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Tia presented to Hamilton Specialist Referrals (HSR) as an emergency following a road traffic accident. Unfortunately, she sustained a severe injury which resulted in her being paralysed in her back legs. Her out of hours vet service promptly identified this and acquired some x-rays of her back (see images below). The x-rays revealed a high suspicion of a back fracture (red arrows) and as such, Tia was referred to HSR for emergency treatment. On presentation, Tia was very bright but unable to walk.


Luckily, Tia was still able to feel her back legs. The prognosis for being able to walk again after a back fracture is good, provided patients can feel their toes, despite not being able to move them. Therefore, we gave Tia every opportunity and began treatment.

Tia was assessed by our amazing anaesthesia team and surgery nurses who stabilised her so that she could be anaesthetised. Under a general anaesthetic, a CT (cat scan) of the back confirmed the fracture in her back (Red Arrow in images below). From the x-rays, the fracture looked to be very mild, unfortunately the CT revealed that the break was severe and the bones had moved.

Furthermore, the image below shows that the spine was shunted to one side. The red line and blue lines, which are on either side of the fracture, should be in a straight line, which they are not.

The severe break and the shift in the alignment of the bones meant there was compression of the spinal cord. This compression and bruising of the spinal cord meant that the signals from the brain were not able to get to Tia’s legs and thus the cause of her being paralysed.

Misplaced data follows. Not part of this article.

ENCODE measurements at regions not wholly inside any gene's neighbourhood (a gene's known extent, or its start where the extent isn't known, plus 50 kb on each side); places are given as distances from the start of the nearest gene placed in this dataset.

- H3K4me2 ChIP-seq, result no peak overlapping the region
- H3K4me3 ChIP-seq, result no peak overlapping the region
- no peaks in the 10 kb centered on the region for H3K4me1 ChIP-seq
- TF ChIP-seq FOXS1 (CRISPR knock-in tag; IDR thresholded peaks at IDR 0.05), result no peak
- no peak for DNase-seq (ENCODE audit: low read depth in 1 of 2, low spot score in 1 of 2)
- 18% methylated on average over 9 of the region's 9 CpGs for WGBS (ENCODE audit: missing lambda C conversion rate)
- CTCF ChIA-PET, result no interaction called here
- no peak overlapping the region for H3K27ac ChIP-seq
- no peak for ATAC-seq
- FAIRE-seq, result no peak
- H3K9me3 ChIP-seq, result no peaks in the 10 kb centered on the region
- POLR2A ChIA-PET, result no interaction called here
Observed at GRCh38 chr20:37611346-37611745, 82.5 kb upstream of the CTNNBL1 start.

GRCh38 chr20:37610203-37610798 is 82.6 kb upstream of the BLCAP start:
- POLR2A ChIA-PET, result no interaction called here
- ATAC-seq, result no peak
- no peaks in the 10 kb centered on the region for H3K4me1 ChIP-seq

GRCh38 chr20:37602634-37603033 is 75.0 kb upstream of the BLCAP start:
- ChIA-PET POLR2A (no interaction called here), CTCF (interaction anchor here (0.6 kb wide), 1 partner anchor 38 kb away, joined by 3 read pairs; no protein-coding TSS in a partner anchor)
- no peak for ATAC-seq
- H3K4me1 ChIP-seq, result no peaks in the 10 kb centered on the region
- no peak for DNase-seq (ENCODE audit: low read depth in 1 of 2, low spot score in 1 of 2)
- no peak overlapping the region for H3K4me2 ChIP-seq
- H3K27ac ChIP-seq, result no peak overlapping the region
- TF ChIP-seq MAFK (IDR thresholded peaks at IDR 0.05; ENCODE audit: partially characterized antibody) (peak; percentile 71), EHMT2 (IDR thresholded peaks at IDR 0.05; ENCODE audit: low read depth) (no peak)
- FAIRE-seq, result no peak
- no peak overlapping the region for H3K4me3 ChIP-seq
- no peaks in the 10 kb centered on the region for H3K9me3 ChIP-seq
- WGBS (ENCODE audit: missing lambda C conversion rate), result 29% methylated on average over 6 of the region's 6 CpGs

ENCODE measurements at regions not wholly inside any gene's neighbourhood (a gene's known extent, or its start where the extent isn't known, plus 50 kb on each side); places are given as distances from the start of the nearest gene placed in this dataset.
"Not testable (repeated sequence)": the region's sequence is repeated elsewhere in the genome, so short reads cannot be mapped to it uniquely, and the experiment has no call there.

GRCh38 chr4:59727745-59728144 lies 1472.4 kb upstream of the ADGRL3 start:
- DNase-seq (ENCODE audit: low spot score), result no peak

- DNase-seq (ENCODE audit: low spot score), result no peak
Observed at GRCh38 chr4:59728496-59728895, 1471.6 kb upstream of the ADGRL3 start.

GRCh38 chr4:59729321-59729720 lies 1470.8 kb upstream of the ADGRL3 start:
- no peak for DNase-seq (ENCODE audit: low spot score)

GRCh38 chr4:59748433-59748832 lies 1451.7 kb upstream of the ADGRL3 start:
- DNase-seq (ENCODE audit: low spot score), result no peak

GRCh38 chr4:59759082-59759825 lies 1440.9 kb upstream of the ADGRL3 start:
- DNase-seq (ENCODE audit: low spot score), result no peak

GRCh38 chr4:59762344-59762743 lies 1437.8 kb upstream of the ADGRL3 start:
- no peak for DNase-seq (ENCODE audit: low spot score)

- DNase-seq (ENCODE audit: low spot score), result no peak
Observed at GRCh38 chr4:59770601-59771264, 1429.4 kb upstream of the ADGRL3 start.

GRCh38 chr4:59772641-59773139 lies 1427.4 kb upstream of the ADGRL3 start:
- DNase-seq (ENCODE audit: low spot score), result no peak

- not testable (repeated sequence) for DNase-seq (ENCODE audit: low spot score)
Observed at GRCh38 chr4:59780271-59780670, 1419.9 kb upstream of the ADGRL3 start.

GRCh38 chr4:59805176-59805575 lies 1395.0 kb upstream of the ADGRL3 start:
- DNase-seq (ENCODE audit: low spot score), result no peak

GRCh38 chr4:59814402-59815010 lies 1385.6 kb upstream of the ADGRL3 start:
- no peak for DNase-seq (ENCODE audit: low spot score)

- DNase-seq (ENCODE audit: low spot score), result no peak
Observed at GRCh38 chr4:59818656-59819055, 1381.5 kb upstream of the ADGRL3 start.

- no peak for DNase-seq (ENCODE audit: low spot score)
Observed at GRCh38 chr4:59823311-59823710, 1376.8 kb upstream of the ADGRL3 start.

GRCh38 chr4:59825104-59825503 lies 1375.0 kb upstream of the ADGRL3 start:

Therefore, one of our specialist surgeons (Andy Craig) recommended surgery to stabilise the vertebra. This meant that he could restore alignment of the vertebra, relieve the compression of the spinal cord, and allow the bruising of the spinal to resolve. Tia was taken to theatre where the vertebra (the bones that house the spinal cord) were approached through an incision in his back. One of our surgical interns assisted Andy, where the vertebra were put back into a normal position and stabilised with some pins and medical grade cement. These implants keep everything stable while the fracture heals. A CT scan was taken after the surgery and confirmed normal alignment. In the images you can see that before surgery (left image) the alignment of the vertebra is not perfect (red lines) before surgery and after surgery (image on right) you can see that the vertebrae are in line (green line).

The images below (left with no labelling, right with labelling) reveals part of the final fracture repair. The metal pins (bright white lines, pointed out by blue arrows) were placed in the bone of the vertebra, staying away from the vertebral canal (red circle) which houses the spinal cord (green star). Medical grade cement (orange arrows) was then placed to secure the metal pins together.

Tia recovered well from surgery. She was kept in the hospital for about a week for care by our amazing wards nurses, interns and physiotherapy department. After about a week, we were happy with Tia and she went home, much to her Mummy and Daddy's delight.

Our physiotherapy team provided her Mummy and Daddy with some advice on how to best aid in Tia’s recovery. About three to four weeks after surgery, Tia was able to walk, albeit a little bit wobbly.

Above video shows Tia 10 days post-surgery


Above video shows Tia 2 and a half months post-surgery

Tia is a lovely girl and it was a pleasure to treat her here at HSR. We couldn’t be happier with her progress and we hope she and her, her Mummy and her Daddy enjoy lots of playful times in the future.

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